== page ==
Lovely designs on cob oven
Lovely designs on cob oven

In the evenings after supper, folks gather around the central council fire (which is kept burning throughout the week) to tell stories, sings songs and DRUM! The drumming leads to dancing and the entire effect is electrifying! One night of the council fire is always enough for me, so I spent my second evening with friends, both new and from the year before, around a bottle of very mellow tequila, telling our own stories and enjoying the truly dark night sky and a million usually invisible stars. Our camp was a little distance from the central fire, lending the somewhat removed thrumming of the drums a spectral character.

Let the drumming begin!
Let the drumming begin!

Though I am not a happy camper in the hot, steamy summers on offer in Georgia, winter and early spring are heavenly with cool cool nights and fresh sunny days. I lucked out with this most recent encampment, as there was no rain, and my new mummy style sleeping bag was a dream to sleep in. Looking forward to next year, learning new skills ~ split oak baskets or hide tanning next time. And who knows, maybe by spring, I will be sleeping in my bus. Stay tuned…..

Future spoon
Future spoon

Existo inferno

If you have looked at the “About” page on here, you might have noticed that I am reluctantly in Georgia. It’s true. I was born here, my family kept me here, real estate encumbrance is keeping me still.  My little gypsy heart flits about anywhere else, though, and especially on days like today. It’s May 6th and already we are hitting the 90 degree mark. Tomorrow and the next day are forecast to be hotter.

The morons in the driver seat in Washington tell us, in dramatic and nuanced tones, that it’s that evil global warming coming to devour us. Children, I am here to tell you that I have been in this armpit of Amerika all my life, and it has always been this way. There is a reason the rest of the world perceives southerners as lazy ~ about eight months out of the year it is too frickin hot to move. We puddle up in self defense. Any uptick in human energy expenditure is exponentially multiplied in sweat production. It’s kind of gross, really. You see all those commercials on video media expounding the sweetness of hard physical exercise, and that sexy glow of sweat is always the representative of healthy virtue. Well, I do not find that at all attractive. Those people just look like we do here in the south on any given Tuesday, while washing the dishes, or, god forbid, drying our hair after a pointless shower. Yes, yes, we have air conditioning (and indoor plumbing), but it costs the same as an S class Mercedes lease every month to pay for it.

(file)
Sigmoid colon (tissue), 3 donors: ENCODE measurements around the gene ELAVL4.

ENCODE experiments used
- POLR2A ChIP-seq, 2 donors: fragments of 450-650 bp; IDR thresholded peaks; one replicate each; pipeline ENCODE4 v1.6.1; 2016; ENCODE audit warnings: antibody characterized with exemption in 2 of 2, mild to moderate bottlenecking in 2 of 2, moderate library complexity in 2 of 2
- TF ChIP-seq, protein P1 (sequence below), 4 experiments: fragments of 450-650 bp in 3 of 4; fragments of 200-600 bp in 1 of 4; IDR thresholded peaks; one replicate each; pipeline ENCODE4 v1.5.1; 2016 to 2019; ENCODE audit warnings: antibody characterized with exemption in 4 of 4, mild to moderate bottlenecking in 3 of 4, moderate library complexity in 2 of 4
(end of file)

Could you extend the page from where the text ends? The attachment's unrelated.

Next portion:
No, I am a winter girl. I love sweaters and boots and seeing my breath when I step happily and energetically out the door. I love that the dogs are frisky and alert.  My cars run better in the cold. And the best part, the most beautiful thing about winter and cold is the way the woods look. The grays and blacks of the naked trees are a geometric wonderland to me. In the mountains, the leafless hillsides are revealed, and the boulders and ravines and rushing little streams are all bared to our eyes. Heaven.

For now, though, there will be six months of incessant green, and shimmering heat waves, and ticks, mosquitos and gnats. In a couple of months the swimming pools will all be warm as bathtubs, even at midnight.

Me? I am dreaming of cool crisp evenings and bonfires and s’mores. I might have packed away my sweaters for now, but summer hasn’t defeated me yet.

 

Rare snow in Georgia, 2014
Rare snow in Georgia, 2014

 

Stepping off the edge….

…into the abyss of this unfamiliar medium. Learning as I go, which has been the hallmark of my education, I will hope not to scald the sensibilities of any readers who stumble into this little cow patty.  Keep your boots on though, just to be safe.

My beautiful Mom and me in 1958
My beautiful Mom and me in 1958

I am 56 years old. Can I say that? It surprises the hell out of me anytime someone asks my age and I have to say that number out loud. Though I have children ranging in age from 23 to 37, I surely couldn’t have left the safety of my thirties yet, could I? Yes, there are physical indicators that a few extra decades have been enjoyed (mean old Mr Gravity…), but mischief is so attractive, and crazy, teenagery things pop into my head with some regularity.  For instance, my youngest daughter and I are planning a trip to England this summer to walk 85 miles along Hadrian’s Wall.  Have I lost my ever lovin mind?  Maybe, but then again, maybe it has fled to the wall already and is warbling my name to draw me there.  We’ll see. Yes, we’ll see how long these damned old knees hold out, carrying my belongings on my back over hill and dale, scrambling to keep up with my lithe 23 year old child. I am thinking the Ministry of Funny Walks might want to observe my progress toward Bowness-on-Solway.

Jeez, it’s midnight, and my eyes are crossing, and the pup alarm goes off at daybreak in this house.  The lateness of the hour will be my excuse for the rambling nature of this first foray into Blogland. I promise to gather my wits a bit as I go along with this, and present more coherent collections of thoughts in the future. Really. I swear.